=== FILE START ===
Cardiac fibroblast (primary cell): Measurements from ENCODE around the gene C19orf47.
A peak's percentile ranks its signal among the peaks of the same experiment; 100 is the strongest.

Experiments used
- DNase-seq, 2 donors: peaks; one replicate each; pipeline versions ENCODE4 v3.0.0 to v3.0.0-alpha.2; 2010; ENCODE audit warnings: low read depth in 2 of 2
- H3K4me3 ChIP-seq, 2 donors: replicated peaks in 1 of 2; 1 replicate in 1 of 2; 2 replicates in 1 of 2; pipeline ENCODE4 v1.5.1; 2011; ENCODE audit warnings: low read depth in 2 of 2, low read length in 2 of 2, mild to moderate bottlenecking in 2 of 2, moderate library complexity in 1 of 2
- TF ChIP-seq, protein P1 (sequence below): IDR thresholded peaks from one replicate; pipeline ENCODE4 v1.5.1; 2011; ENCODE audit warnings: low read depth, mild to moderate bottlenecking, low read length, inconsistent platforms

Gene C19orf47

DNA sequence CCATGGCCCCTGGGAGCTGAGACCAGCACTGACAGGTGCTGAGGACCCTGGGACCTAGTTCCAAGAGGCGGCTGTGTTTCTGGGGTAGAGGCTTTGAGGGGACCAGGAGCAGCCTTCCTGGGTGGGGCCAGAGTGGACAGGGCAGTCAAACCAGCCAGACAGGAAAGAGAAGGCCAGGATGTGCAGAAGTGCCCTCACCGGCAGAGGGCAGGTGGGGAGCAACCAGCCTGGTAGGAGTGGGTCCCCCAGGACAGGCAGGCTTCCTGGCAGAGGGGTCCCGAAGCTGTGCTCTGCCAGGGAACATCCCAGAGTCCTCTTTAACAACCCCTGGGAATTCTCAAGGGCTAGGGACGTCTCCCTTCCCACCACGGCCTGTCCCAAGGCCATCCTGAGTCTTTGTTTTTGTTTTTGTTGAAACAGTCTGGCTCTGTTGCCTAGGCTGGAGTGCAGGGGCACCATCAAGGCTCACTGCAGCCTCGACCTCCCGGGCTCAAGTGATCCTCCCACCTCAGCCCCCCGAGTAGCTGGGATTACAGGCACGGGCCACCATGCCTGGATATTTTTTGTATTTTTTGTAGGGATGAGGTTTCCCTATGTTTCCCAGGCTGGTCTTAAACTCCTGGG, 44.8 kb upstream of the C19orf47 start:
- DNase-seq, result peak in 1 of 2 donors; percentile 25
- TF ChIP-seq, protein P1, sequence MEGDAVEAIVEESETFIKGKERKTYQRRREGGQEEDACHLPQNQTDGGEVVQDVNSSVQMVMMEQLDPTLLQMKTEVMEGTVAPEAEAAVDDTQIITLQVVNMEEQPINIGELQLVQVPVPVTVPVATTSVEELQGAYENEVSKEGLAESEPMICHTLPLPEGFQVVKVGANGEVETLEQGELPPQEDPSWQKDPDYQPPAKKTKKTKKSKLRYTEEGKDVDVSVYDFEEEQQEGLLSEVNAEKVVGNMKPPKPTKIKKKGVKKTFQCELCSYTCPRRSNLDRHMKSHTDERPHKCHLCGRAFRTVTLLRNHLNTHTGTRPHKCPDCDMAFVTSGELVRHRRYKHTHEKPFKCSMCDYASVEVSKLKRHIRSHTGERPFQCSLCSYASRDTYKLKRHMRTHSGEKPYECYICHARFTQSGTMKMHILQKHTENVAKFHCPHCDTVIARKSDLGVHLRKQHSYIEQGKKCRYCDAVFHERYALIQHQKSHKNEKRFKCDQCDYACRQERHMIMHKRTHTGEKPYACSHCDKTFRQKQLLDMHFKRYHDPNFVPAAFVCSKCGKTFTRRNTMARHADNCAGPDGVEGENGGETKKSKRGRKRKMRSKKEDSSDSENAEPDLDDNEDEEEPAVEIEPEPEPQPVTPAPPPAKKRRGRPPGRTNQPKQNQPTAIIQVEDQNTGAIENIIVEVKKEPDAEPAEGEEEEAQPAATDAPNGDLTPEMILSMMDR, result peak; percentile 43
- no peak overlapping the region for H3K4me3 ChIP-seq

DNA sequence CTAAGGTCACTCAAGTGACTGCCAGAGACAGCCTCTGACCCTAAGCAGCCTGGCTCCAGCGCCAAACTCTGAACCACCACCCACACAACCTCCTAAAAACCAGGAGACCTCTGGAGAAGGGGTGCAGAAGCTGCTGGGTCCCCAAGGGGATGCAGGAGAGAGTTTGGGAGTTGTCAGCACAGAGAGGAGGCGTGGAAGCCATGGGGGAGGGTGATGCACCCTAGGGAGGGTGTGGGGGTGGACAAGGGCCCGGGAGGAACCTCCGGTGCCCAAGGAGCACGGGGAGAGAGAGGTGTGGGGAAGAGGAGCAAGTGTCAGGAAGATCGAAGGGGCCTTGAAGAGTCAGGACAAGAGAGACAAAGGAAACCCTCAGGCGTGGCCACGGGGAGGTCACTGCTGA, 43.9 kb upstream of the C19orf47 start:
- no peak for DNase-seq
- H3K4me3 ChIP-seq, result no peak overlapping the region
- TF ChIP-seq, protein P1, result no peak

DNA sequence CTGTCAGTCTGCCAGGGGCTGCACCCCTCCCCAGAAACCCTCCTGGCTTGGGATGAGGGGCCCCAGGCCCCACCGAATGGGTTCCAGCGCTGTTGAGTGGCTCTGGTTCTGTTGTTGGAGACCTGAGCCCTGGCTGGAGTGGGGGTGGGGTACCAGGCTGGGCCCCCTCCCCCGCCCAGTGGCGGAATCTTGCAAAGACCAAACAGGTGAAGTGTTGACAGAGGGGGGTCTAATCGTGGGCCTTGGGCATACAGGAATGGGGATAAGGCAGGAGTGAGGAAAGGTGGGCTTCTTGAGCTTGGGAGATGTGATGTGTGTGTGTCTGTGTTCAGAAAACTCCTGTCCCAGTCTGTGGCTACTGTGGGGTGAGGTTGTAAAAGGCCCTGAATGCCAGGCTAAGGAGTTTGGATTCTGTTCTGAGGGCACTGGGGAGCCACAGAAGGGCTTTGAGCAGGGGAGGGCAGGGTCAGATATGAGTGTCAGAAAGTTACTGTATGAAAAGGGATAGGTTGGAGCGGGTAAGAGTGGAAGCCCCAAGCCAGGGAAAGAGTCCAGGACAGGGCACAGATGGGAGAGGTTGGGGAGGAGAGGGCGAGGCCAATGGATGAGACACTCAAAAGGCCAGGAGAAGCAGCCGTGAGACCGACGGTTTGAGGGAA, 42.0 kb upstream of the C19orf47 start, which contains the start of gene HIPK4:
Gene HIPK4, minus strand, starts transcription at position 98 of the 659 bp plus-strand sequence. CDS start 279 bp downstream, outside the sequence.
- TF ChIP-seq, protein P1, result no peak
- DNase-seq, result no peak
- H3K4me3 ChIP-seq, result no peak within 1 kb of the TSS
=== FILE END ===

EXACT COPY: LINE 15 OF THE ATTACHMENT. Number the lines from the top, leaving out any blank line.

- TF ChIP-seq, protein P1, result no peak